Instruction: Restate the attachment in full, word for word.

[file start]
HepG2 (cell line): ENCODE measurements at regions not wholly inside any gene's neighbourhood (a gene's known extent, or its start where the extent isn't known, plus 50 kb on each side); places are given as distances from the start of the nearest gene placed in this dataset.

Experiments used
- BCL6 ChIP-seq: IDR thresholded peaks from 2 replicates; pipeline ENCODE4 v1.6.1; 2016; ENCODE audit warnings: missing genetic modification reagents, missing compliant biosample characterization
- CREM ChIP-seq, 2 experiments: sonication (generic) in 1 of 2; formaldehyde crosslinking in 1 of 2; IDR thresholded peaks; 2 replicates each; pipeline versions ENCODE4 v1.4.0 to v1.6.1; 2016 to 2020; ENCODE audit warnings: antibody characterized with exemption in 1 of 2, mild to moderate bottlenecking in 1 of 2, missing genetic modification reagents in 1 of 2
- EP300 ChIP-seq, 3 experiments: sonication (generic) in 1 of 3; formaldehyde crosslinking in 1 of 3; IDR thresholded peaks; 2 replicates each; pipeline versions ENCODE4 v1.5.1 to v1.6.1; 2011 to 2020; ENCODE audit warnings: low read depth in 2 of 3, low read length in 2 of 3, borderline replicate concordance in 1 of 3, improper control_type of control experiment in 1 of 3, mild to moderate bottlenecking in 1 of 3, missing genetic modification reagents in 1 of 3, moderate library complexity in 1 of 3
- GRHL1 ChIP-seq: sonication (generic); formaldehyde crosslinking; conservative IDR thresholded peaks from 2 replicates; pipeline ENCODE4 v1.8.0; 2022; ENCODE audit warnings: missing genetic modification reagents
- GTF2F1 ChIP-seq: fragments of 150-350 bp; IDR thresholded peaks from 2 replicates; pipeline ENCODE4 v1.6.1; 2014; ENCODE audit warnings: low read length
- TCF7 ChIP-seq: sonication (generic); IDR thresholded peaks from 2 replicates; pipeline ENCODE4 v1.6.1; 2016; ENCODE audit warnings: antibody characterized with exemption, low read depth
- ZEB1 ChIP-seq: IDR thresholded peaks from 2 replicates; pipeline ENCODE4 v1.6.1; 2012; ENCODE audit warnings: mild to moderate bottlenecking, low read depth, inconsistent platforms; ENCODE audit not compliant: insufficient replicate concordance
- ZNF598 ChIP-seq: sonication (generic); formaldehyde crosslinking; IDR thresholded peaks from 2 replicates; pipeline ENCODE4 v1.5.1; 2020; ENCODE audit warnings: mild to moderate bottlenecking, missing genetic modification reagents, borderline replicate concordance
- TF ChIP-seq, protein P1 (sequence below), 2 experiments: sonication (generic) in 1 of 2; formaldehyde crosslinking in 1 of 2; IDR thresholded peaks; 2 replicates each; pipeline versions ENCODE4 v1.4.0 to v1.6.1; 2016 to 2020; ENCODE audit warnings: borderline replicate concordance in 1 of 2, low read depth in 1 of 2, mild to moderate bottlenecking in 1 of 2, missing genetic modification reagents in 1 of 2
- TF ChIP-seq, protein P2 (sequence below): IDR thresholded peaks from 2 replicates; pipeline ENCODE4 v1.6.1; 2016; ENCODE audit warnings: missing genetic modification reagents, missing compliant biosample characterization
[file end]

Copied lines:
HepG2 (cell line): ENCODE measurements at regions not wholly inside any gene's neighbourhood (a gene's known extent, or its start where the extent isn't known, plus 50 kb on each side); places are given as distances from the start of the nearest gene placed in this dataset.

Experiments used
- BCL6 ChIP-seq: IDR thresholded peaks from 2 replicates; pipeline ENCODE4 v1.6.1; 2016; ENCODE audit warnings: missing genetic modification reagents, missing compliant biosample characterization
- CREM ChIP-seq, 2 experiments: sonication (generic) in 1 of 2; formaldehyde crosslinking in 1 of 2; IDR thresholded peaks; 2 replicates each; pipeline versions ENCODE4 v1.4.0 to v1.6.1; 2016 to 2020; ENCODE audit warnings: antibody characterized with exemption in 1 of 2, mild to moderate bottlenecking in 1 of 2, missing genetic modification reagents in 1 of 2
- EP300 ChIP-seq, 3 experiments: sonication (generic) in 1 of 3; formaldehyde crosslinking in 1 of 3; IDR thresholded peaks; 2 replicates each; pipeline versions ENCODE4 v1.5.1 to v1.6.1; 2011 to 2020; ENCODE audit warnings: low read depth in 2 of 3, low read length in 2 of 3, borderline replicate concordance in 1 of 3, improper control_type of control experiment in 1 of 3, mild to moderate bottlenecking in 1 of 3, missing genetic modification reagents in 1 of 3, moderate library complexity in 1 of 3
- GRHL1 ChIP-seq: sonication (generic); formaldehyde crosslinking; conservative IDR thresholded peaks from 2 replicates; pipeline ENCODE4 v1.8.0; 2022; ENCODE audit warnings: missing genetic modification reagents
- GTF2F1 ChIP-seq: fragments of 150-350 bp; IDR thresholded peaks from 2 replicates; pipeline ENCODE4 v1.6.1; 2014; ENCODE audit warnings: low read length
- TCF7 ChIP-seq: sonication (generic); IDR thresholded peaks from 2 replicates; pipeline ENCODE4 v1.6.1; 2016; ENCODE audit warnings: antibody characterized with exemption, low read depth
- ZEB1 ChIP-seq: IDR thresholded peaks from 2 replicates; pipeline ENCODE4 v1.6.1; 2012; ENCODE audit warnings: mild to moderate bottlenecking, low read depth, inconsistent platforms; ENCODE audit not compliant: insufficient replicate concordance
- ZNF598 ChIP-seq: sonication (generic); formaldehyde crosslinking; IDR thresholded peaks from 2 replicates; pipeline ENCODE4 v1.5.1; 2020; ENCODE audit warnings: mild to moderate bottlenecking, missing genetic modification reagents, borderline replicate concordance
- TF ChIP-seq, protein P1 (sequence below), 2 experiments: sonication (generic) in 1 of 2; formaldehyde crosslinking in 1 of 2; IDR thresholded peaks; 2 replicates each; pipeline versions ENCODE4 v1.4.0 to v1.6.1; 2016 to 2020; ENCODE audit warnings: borderline replicate concordance in 1 of 2, low read depth in 1 of 2, mild to moderate bottlenecking in 1 of 2, missing genetic modification reagents in 1 of 2
- TF ChIP-seq, protein P2 (sequence below): IDR thresholded peaks from 2 replicates; pipeline ENCODE4 v1.6.1; 2016; ENCODE audit warnings: missing genetic modification reagents, missing compliant biosample characterization